Unfairly and even detrimentally identified as a rebellious artist and one of the pioneers of New Hollywood, David O. Russell carries the unearned burdened of being a director to connect cinephilia to the masses. To my mind, Russell is not a radical. I’ve always thought of him more as an amateur jazz musician with aspirations to be Jimi Hendrix. He’s just a lucky one whose finger is close enough to the mainstream pulse to make his commitment to the “experimental” rise above the crowd into multiplexes. In some regards, he’s a classic Hollywood director posing as an indie darling. Russell’s newest, Silver Linings Playbook, is a romantic comedy about a recently divorced, mentally unstable man named Pat who befriends an equally unstable, but charmingly beautiful recent widow named Tiffany. Pat desperately wants to battle through his problems and put his marriage back together, while Tiffany wishes Pat would see her as his “silver lining.”
Silver Linings Playbook has been marketed as a romantic comedy and as such, it brings the dichotomy of “indie” director and Hollywood machine even closer to the forefront. But where Russell’s prior films were free jazz, this one’s two hours of pots and pans being banged together, held as one only by a clear-cut derivative path that the narrative must go. As long as it hits certain beats then something like music will be made. The outcome of mixed chaos and standard romantic comedy has enough dizzying strangeness to make it a satisfying work.
Anyone who’s dealt with mental illness knows that the word “things” has an even greater meaner for those suffering. People become obsessed with “things.” Like Pat’s dad’s Eagles paraphernalia. And everyone has a “thing.” Like Pat’s obsession with his wedding song or Tiffany’s need to for attention parlayed into sex with everyone she encounters. Similarly, mentally unstable people become highly obsessed with themselves, their own pursuits, and their illness. This can make for a consistent round of on-the-nose discussion revolving around the person whose illness has overtaken them. Silver Linings Playbook does a great job of bringing “things” to the fore, seeing the utility in characters who speak directly about themselves. It’s a helpful tool in drama to have people who are unable to stop saying exactly what’s on their minds.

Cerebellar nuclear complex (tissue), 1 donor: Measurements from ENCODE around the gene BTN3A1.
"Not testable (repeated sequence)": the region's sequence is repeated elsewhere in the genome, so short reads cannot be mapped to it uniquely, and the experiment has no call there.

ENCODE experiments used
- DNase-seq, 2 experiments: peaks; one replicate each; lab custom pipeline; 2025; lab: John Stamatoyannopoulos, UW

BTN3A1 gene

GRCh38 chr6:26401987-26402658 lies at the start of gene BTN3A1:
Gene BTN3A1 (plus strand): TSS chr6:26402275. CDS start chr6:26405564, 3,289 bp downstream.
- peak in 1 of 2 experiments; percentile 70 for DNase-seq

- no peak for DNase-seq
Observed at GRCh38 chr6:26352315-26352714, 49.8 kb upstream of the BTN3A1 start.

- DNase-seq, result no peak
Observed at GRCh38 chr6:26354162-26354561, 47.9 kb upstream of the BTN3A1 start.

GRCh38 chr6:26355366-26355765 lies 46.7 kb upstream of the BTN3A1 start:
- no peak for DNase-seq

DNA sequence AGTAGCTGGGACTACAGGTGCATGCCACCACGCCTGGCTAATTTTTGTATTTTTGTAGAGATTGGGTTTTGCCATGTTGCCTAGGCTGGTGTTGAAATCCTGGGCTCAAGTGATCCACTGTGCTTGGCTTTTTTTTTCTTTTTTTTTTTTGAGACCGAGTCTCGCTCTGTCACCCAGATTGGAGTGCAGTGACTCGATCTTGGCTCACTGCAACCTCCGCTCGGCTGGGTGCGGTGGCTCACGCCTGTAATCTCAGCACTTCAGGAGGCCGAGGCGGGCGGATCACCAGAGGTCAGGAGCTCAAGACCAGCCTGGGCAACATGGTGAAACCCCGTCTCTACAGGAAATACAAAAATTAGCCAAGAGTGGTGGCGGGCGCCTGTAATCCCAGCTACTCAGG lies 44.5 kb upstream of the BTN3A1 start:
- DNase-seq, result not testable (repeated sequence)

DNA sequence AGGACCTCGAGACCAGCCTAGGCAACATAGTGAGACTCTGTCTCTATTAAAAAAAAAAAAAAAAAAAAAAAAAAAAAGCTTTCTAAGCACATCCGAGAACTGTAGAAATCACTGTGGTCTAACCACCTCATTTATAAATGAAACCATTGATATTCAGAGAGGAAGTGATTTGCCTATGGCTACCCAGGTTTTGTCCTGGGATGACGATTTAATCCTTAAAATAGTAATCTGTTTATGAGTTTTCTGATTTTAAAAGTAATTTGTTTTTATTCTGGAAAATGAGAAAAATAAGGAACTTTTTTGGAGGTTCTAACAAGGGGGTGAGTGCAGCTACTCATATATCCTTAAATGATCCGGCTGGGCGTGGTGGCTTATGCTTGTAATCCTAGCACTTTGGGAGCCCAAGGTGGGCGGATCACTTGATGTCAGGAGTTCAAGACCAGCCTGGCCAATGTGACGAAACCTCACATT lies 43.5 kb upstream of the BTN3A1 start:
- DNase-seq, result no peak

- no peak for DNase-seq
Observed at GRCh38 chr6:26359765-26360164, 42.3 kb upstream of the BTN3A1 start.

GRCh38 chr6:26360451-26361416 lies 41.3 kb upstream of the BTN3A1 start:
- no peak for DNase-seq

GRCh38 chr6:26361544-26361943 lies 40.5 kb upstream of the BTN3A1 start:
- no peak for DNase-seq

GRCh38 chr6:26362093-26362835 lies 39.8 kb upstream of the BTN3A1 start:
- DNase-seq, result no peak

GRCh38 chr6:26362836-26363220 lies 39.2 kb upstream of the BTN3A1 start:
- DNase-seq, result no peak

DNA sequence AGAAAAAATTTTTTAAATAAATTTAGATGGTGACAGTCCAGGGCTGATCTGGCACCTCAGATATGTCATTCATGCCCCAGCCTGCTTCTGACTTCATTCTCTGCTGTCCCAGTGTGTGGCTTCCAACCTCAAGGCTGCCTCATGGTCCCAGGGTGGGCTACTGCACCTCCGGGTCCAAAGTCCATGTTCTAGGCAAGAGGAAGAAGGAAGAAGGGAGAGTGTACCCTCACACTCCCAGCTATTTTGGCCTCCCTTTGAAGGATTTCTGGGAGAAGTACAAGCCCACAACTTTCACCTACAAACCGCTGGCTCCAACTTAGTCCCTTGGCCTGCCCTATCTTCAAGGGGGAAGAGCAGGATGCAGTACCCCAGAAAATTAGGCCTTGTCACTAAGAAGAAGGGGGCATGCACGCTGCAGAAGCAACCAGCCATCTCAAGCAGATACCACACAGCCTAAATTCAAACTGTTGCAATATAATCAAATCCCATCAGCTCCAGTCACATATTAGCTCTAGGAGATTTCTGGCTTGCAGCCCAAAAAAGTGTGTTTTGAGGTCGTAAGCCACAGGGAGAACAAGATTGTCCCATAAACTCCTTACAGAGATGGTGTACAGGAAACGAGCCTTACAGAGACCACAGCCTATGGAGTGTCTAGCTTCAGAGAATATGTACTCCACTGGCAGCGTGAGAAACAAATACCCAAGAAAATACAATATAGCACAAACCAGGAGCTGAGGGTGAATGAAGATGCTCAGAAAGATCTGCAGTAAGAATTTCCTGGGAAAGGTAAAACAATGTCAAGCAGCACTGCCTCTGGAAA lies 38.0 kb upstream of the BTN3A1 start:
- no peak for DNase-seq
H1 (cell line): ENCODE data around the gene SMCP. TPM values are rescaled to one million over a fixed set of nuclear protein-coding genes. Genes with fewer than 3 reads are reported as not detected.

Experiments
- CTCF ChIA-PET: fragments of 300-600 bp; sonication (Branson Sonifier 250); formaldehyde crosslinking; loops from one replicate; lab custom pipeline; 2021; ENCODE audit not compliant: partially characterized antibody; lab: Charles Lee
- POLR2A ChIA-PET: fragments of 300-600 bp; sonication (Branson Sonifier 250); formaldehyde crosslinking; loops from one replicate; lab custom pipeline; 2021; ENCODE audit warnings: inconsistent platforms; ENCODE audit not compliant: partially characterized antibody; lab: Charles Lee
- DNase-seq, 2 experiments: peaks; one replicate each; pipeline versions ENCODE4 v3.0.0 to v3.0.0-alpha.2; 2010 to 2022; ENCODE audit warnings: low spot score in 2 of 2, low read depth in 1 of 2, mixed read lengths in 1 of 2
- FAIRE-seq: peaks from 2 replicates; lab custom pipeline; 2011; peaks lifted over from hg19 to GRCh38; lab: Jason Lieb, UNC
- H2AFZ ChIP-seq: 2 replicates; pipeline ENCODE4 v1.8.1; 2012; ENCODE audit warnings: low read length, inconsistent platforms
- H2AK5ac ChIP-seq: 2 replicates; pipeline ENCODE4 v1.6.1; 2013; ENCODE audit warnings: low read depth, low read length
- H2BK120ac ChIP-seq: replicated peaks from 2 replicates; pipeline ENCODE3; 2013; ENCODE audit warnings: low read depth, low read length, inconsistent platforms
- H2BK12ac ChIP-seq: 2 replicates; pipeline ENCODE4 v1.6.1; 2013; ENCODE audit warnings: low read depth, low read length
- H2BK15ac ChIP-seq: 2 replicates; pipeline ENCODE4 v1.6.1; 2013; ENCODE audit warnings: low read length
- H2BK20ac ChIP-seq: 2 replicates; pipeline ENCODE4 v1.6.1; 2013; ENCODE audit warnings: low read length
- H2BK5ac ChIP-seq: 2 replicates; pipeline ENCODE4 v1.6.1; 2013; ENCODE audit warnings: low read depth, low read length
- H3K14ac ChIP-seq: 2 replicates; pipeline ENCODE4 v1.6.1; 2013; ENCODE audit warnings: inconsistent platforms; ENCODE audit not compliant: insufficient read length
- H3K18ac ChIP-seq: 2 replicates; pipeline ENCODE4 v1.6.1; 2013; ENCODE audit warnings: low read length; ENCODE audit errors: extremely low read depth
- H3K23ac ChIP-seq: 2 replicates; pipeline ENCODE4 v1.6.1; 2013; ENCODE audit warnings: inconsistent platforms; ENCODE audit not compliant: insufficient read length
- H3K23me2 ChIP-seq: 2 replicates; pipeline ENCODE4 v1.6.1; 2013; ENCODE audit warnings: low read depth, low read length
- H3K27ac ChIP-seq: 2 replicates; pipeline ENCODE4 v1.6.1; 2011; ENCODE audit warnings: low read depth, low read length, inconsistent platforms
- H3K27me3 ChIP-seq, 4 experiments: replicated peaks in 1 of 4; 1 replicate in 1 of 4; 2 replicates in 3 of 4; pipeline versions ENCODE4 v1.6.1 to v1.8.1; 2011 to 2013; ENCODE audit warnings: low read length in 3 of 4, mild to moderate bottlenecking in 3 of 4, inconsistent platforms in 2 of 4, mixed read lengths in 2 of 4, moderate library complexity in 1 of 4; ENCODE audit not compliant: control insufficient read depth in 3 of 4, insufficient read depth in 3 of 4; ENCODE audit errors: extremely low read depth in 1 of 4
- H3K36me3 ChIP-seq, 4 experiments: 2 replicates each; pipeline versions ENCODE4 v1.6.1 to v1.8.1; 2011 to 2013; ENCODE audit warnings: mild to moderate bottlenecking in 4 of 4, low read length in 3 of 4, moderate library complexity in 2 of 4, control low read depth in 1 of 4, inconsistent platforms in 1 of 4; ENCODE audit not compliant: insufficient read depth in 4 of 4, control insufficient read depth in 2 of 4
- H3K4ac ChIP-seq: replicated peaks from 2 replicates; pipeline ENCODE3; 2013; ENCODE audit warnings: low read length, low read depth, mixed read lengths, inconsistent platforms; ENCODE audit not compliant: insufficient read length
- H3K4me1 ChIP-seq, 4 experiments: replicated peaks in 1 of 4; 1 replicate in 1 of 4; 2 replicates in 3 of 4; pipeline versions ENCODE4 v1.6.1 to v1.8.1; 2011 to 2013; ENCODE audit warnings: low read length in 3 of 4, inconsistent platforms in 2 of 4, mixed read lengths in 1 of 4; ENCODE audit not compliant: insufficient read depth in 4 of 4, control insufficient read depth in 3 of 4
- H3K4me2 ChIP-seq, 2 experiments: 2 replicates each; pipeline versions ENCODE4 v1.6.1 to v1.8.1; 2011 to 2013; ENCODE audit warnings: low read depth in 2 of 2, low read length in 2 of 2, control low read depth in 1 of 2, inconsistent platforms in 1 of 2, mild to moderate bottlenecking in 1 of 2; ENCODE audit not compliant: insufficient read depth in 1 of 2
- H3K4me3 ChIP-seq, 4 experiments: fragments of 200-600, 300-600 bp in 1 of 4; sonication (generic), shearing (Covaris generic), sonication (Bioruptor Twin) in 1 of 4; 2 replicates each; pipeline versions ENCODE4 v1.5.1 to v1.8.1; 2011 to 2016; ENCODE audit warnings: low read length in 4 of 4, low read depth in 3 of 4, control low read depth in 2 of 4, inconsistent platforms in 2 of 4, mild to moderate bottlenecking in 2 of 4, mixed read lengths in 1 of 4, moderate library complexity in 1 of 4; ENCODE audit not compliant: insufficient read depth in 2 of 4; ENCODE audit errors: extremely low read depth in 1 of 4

Borrowing a page from the stylings of his early films, Silver Linings looks like it was shot on a lens that’s longer than reasonable. The effect is a congested traffic jam of characters always extra close to each other, yelling improvised lines of dialogue. The camera’s job is to chase the characters around, retaining clean frames before the moment combusts. As a result, the picture unravels like a top being spun out of control. Unlike his other work, this one has a script with a tried progression drawn out in front of it. The creative exercises take a backseat to all the predictable beats. The audience might feel one step ahead of Russell’s narrative, able to see scenes about to occur before they happen.
Like Sideways, this film will get attention for being a “date movie” that’s as fun for the boys as the girls. The conspicuous football metaphor (like everything else, shamelessly repeated throughout) will partially appeal to men. But less enjoyably, the obviously misogynistic themes of a woman who fauns over a man because he’s, well, because he’s attractive, can’t be overlooked. Sure they relate to each other, but Tiffany’s obsession with Pat borders on irrational, especially for someone so beautiful and narcissistic. It’s a man’s kind of romantic comedy, one that promotes a fantasy all of us wish we could live. Who wouldn’t want Jennifer Lawrence to chase them? As a film goes, however, the basic conceit feels forced and irresponsible. Like the mental illness angle itself, one must wonder if there’s anything actually being explored between these two characters.
The casting of name actors without much semblance of believable chemistry, occasionally makes the film feel like line readings. It’s not unlike watching overzealous audition footage of young actors trying their damnedest to impress the camera. Lawrence stands out as a committed lead with layers, but the script puts her in the same damsel in distress, in need of a man, situations that hinder so many other less celebrated films of this kind.
It’s strange to see Russell’s name next to what will likely be one of the biggest crowd pleaser of the year, but alas, that’s what’s he’s created with Silver Linings Playbook. Taken outside the context of its already overblown buzz, the film plays as a cute addition to some of the better romantic comedies of the past decade. Exhibiting the smart whimsy of Punch Drunk Love and the romance of Love Actually, Silver Linings makes for an enjoyable, if not entirely memorable, experience. [B-]